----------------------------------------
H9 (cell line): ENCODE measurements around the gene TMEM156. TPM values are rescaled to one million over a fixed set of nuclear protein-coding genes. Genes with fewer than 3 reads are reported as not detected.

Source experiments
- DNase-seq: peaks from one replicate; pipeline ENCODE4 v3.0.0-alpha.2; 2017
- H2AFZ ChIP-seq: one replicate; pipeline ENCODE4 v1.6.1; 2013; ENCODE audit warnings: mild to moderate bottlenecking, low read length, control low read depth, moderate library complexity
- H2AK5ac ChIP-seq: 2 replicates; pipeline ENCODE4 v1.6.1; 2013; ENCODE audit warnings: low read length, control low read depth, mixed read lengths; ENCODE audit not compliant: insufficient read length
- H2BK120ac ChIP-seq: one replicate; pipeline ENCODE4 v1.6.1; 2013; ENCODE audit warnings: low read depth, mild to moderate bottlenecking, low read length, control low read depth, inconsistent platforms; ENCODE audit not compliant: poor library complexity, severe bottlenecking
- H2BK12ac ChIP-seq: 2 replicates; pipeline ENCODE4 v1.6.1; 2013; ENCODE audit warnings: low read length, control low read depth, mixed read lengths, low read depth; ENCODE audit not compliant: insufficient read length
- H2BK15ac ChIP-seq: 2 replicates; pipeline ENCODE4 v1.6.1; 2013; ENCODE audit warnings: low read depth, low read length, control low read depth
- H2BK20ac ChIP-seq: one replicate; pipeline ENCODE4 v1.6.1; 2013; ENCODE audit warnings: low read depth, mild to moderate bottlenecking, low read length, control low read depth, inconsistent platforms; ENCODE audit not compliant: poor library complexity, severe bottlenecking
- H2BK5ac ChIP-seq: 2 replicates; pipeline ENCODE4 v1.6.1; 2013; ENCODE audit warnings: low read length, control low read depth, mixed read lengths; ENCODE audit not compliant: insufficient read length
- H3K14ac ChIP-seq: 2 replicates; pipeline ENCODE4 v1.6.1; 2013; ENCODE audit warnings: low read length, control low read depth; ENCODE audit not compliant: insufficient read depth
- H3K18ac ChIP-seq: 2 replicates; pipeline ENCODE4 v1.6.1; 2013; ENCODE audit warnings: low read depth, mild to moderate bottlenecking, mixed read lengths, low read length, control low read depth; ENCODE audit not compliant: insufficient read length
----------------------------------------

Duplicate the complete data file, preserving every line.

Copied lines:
H9 (cell line): ENCODE measurements around the gene TMEM156. TPM values are rescaled to one million over a fixed set of nuclear protein-coding genes. Genes with fewer than 3 reads are reported as not detected.

Source experiments
- DNase-seq: peaks from one replicate; pipeline ENCODE4 v3.0.0-alpha.2; 2017
- H2AFZ ChIP-seq: one replicate; pipeline ENCODE4 v1.6.1; 2013; ENCODE audit warnings: mild to moderate bottlenecking, low read length, control low read depth, moderate library complexity
- H2AK5ac ChIP-seq: 2 replicates; pipeline ENCODE4 v1.6.1; 2013; ENCODE audit warnings: low read length, control low read depth, mixed read lengths; ENCODE audit not compliant: insufficient read length
- H2BK120ac ChIP-seq: one replicate; pipeline ENCODE4 v1.6.1; 2013; ENCODE audit warnings: low read depth, mild to moderate bottlenecking, low read length, control low read depth, inconsistent platforms; ENCODE audit not compliant: poor library complexity, severe bottlenecking
- H2BK12ac ChIP-seq: 2 replicates; pipeline ENCODE4 v1.6.1; 2013; ENCODE audit warnings: low read length, control low read depth, mixed read lengths, low read depth; ENCODE audit not compliant: insufficient read length
- H2BK15ac ChIP-seq: 2 replicates; pipeline ENCODE4 v1.6.1; 2013; ENCODE audit warnings: low read depth, low read length, control low read depth
- H2BK20ac ChIP-seq: one replicate; pipeline ENCODE4 v1.6.1; 2013; ENCODE audit warnings: low read depth, mild to moderate bottlenecking, low read length, control low read depth, inconsistent platforms; ENCODE audit not compliant: poor library complexity, severe bottlenecking
- H2BK5ac ChIP-seq: 2 replicates; pipeline ENCODE4 v1.6.1; 2013; ENCODE audit warnings: low read length, control low read depth, mixed read lengths; ENCODE audit not compliant: insufficient read length
- H3K14ac ChIP-seq: 2 replicates; pipeline ENCODE4 v1.6.1; 2013; ENCODE audit warnings: low read length, control low read depth; ENCODE audit not compliant: insufficient read depth
- H3K18ac ChIP-seq: 2 replicates; pipeline ENCODE4 v1.6.1; 2013; ENCODE audit warnings: low read depth, mild to moderate bottlenecking, mixed read lengths, low read length, control low read depth; ENCODE audit not compliant: insufficient read length